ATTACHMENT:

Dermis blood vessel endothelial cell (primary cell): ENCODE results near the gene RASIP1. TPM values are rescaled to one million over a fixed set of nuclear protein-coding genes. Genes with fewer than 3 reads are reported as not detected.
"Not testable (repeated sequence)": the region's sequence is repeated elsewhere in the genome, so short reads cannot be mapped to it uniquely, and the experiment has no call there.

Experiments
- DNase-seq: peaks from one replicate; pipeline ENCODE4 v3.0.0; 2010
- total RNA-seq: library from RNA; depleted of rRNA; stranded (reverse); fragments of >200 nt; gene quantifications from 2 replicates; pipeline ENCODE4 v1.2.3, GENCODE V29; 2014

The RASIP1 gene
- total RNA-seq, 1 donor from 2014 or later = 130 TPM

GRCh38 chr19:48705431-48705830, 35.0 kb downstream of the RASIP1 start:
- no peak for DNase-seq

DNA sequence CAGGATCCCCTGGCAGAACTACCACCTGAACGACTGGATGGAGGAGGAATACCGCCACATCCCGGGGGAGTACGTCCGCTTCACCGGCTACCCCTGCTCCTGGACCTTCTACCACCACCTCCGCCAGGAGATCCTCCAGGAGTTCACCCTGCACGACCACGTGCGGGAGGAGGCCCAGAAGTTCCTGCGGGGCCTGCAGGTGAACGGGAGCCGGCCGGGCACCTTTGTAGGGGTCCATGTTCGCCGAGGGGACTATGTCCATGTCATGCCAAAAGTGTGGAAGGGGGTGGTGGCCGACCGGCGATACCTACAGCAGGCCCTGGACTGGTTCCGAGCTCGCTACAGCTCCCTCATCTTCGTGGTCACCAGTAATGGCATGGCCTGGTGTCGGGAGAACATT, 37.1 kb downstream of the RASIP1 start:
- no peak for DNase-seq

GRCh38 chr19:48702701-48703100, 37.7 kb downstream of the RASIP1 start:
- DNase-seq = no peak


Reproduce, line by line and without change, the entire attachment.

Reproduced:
Dermis blood vessel endothelial cell (primary cell): ENCODE results near the gene RASIP1. TPM values are rescaled to one million over a fixed set of nuclear protein-coding genes. Genes with fewer than 3 reads are reported as not detected.
"Not testable (repeated sequence)": the region's sequence is repeated elsewhere in the genome, so short reads cannot be mapped to it uniquely, and the experiment has no call there.

Experiments
- DNase-seq: peaks from one replicate; pipeline ENCODE4 v3.0.0; 2010
- total RNA-seq: library from RNA; depleted of rRNA; stranded (reverse); fragments of >200 nt; gene quantifications from 2 replicates; pipeline ENCODE4 v1.2.3, GENCODE V29; 2014

The RASIP1 gene
- total RNA-seq, 1 donor from 2014 or later = 130 TPM

GRCh38 chr19:48705431-48705830, 35.0 kb downstream of the RASIP1 start:
- no peak for DNase-seq

DNA sequence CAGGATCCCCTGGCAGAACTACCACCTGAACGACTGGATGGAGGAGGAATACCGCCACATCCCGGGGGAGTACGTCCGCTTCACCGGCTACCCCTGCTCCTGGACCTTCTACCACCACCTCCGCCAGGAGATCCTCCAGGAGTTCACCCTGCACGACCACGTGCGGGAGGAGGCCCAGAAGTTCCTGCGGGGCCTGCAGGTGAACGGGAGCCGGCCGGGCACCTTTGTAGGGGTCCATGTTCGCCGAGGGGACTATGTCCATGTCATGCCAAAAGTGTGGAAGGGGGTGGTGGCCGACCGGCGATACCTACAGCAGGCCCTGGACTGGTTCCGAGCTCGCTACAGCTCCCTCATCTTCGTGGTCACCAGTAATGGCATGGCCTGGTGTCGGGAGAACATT, 37.1 kb downstream of the RASIP1 start:
- no peak for DNase-seq

GRCh38 chr19:48702701-48703100, 37.7 kb downstream of the RASIP1 start:
- DNase-seq = no peak